Yes, he's a jerk, but if recent crowds and response are any indication, Barry remains well-loved in San Francisco, even if that love is, in my opinion, misguided.

"befouled the traditions of the game,"

What traditions has he befouled? If it's the tradition of players being nice, Ty Cobb, Rogers Hornsby, Maury Wills, Denny McClain, Dave Kingman, and Jeff Kent, among hundreds of others, need to be included in that indictment. If it's the traditions of following the rules, add Gaylord Perry and any player who has ever corked a bat, blocked the plate without the ball, stole a sign or erased the back line of the batters' box. If it's a tradition about taking drugs, include Mantle and his booze and greenies and Tim Raines and his cocaine.

"screwed his union 'brothers',"

Again, in what way? If you're referring to the onset of the testing regime against the union's will, note that was approved over a year before BALCO broke and had way more to do with Jose Canseco's book and Ken Caminiti's comments than anything Barry was known to have done at the time. Anything else he's done to screw his union brothers is a mystery to me.

"cast a bad light on all other power-hitters, etc."

Again, is that his fault, and if it is, is it his alone? Why does Barry get all of the blame for this stuff instead of being seen as one of many involved in it. It's not enough to say that it's because he's the highest profile player or because he's gotten all of the press. Barry can't control that, and thus it shouldn’t' count in his "evil" tally.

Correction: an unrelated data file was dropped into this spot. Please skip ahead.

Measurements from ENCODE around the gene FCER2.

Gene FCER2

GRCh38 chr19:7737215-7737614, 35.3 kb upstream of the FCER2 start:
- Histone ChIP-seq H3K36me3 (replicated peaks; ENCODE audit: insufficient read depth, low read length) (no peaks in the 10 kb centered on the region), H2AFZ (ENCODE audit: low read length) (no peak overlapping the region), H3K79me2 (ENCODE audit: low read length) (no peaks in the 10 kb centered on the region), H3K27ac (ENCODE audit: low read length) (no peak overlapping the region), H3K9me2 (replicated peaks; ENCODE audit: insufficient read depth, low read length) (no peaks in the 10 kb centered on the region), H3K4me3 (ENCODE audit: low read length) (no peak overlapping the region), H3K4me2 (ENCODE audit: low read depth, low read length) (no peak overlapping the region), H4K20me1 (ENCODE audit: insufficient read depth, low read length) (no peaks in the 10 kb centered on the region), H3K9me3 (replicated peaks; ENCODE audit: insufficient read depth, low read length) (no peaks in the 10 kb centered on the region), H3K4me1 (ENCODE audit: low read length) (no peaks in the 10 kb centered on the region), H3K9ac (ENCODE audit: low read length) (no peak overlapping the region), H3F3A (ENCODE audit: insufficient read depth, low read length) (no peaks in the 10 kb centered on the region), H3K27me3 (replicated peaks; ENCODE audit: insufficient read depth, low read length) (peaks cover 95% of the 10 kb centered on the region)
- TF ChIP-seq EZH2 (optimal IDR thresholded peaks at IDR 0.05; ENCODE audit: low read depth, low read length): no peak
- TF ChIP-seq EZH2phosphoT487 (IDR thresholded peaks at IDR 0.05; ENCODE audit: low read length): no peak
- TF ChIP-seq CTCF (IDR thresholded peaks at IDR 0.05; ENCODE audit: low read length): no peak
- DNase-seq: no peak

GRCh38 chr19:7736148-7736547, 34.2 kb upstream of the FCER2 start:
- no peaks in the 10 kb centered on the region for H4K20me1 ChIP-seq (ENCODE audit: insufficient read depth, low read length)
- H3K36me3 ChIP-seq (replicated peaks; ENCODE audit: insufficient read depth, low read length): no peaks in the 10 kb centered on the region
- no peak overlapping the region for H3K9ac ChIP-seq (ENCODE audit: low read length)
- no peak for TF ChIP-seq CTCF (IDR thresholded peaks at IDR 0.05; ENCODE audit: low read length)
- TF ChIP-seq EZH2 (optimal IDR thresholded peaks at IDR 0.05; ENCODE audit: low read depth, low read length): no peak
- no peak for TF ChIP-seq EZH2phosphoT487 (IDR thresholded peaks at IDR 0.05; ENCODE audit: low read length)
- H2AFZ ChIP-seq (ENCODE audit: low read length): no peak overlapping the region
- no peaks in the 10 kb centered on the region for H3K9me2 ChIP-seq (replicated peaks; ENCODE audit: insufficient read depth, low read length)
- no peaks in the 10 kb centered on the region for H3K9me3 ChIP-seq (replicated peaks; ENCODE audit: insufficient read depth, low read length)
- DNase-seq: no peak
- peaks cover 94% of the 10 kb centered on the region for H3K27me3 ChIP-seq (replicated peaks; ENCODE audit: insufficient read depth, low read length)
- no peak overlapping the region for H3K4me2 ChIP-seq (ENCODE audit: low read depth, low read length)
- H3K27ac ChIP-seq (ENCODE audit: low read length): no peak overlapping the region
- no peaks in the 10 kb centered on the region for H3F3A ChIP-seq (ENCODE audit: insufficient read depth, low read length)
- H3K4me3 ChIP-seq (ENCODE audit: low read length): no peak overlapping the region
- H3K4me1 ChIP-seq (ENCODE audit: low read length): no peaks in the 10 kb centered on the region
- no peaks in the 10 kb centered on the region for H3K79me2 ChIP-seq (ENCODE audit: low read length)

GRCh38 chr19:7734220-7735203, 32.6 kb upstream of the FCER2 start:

You use the word "crimes." Barry is alleged to have committed two that I know of. First, using illegal substances, and second, perjuring himself. I suspect that he's guilty of both of those things, but that doesn't make him guilty of destroying or illlegitimizing the game. If anything, TV ratings and attendance figures show that the game is more popular than ever. Despite the rantings and ravings of so many, I don't think the "steroids era" as a whole, for lack of a better term, has destroyed the game either any more than other shifts in playing conditions have. Maybe I'm wrong about that, but no one has yet to provide any evidence proving that it has.

But no matter what you think about those things, I don't think it adds up to Barry being evil.

Osmodious said...

OK, well, I appear to have made the cardinal mistake in debate...I let myself get (a little) emotional. That always clouds one's argument. In my defense, I will say that it has been a long time since I've actually HAD a debate, so I'm rusty!

"My response to this is to ask why we lay "this fiasco" at Bonds' feet?"
Well, I agree with your points that he is hardly to blame for the entire steroid mess...I was talking about the fans that he PERSONALLY has driven from the game. Yes, there have been those who abandoned due to the others, but he is such an odious figure that many people are turning away. Can I quantify this? Not really, not without a lot of effort I can't expend and skills I don't have. It's not just the steroid use that drives people away, it's...it's...it's because he is abusive, dismissive, superior, ignorant and just a bad person (good people don't threaten to kill their mistresses...and most probably don't HAVE mistresses).